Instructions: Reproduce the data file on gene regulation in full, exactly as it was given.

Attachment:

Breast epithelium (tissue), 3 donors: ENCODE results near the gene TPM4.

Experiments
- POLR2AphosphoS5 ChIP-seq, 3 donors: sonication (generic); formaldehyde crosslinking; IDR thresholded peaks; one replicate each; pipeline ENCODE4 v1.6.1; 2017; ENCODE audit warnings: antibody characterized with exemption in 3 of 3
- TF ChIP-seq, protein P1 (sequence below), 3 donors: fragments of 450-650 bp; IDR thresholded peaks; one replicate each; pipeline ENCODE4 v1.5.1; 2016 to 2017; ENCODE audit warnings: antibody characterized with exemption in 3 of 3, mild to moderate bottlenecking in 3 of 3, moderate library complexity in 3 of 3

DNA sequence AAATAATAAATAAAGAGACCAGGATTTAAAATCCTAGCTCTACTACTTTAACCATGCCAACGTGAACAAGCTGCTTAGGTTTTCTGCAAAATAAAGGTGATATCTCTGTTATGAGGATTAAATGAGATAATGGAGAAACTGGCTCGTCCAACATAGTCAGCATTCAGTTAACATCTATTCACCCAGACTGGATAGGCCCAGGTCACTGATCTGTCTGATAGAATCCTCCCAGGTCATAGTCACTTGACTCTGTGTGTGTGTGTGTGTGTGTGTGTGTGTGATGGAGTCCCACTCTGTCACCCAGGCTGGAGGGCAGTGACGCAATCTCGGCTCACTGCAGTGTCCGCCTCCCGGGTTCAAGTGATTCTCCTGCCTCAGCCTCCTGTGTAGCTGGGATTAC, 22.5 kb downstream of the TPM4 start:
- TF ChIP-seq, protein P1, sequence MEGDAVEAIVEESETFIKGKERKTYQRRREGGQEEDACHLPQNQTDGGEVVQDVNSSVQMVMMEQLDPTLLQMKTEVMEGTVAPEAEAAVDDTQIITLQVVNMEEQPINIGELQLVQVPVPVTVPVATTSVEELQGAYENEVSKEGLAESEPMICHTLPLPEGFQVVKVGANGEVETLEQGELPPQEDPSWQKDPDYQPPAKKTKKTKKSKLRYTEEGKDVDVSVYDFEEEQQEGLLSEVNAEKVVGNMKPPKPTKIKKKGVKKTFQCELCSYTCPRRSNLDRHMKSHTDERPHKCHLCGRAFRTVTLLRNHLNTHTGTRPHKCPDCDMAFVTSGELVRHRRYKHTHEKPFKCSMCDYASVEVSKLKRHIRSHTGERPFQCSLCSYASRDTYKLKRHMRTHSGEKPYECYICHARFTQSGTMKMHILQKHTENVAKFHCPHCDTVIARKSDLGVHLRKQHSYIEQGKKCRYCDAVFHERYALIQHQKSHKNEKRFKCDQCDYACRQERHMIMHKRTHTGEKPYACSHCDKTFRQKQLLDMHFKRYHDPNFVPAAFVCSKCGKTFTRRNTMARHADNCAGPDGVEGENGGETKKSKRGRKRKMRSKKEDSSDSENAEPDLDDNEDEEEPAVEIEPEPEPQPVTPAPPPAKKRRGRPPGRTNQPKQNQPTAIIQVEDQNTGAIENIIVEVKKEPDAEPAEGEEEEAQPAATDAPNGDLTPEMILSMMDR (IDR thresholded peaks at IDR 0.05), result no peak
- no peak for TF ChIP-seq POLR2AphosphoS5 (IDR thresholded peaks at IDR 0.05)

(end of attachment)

Breast epithelium (tissue), 3 donors: ENCODE results near the gene TPM4.

Experiments
- POLR2AphosphoS5 ChIP-seq, 3 donors: sonication (generic); formaldehyde crosslinking; IDR thresholded peaks; one replicate each; pipeline ENCODE4 v1.6.1; 2017; ENCODE audit warnings: antibody characterized with exemption in 3 of 3
- TF ChIP-seq, protein P1 (sequence below), 3 donors: fragments of 450-650 bp; IDR thresholded peaks; one replicate each; pipeline ENCODE4 v1.5.1; 2016 to 2017; ENCODE audit warnings: antibody characterized with exemption in 3 of 3, mild to moderate bottlenecking in 3 of 3, moderate library complexity in 3 of 3

DNA sequence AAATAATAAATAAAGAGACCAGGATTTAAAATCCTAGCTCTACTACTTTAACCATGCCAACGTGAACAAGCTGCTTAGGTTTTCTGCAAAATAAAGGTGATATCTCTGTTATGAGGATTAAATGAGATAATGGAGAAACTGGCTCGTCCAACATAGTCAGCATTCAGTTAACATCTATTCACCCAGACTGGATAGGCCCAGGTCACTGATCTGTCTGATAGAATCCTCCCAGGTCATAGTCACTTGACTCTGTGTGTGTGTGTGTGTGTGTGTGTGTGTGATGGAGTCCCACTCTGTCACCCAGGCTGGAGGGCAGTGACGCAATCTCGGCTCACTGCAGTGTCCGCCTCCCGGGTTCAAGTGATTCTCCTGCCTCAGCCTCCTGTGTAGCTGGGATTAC, 22.5 kb downstream of the TPM4 start:
- TF ChIP-seq, protein P1, sequence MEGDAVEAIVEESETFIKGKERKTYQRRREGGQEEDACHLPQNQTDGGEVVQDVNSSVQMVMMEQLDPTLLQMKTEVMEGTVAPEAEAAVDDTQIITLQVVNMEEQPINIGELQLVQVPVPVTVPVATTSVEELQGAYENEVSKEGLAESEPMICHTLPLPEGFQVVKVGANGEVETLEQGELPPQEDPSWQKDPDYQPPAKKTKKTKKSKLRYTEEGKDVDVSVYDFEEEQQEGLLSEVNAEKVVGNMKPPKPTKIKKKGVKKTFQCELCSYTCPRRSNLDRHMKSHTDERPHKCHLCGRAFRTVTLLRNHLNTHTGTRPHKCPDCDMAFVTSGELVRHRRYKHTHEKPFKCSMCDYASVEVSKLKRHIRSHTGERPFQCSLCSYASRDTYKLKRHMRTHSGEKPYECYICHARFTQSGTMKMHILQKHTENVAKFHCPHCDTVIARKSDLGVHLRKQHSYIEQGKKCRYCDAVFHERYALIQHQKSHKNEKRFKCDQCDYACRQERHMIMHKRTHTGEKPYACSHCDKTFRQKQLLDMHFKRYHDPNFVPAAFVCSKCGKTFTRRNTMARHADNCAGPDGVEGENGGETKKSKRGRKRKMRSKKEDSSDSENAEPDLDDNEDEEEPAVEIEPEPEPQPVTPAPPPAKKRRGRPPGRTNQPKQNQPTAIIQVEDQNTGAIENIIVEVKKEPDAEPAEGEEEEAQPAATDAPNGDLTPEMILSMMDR (IDR thresholded peaks at IDR 0.05), result no peak
- no peak for TF ChIP-seq POLR2AphosphoS5 (IDR thresholded peaks at IDR 0.05)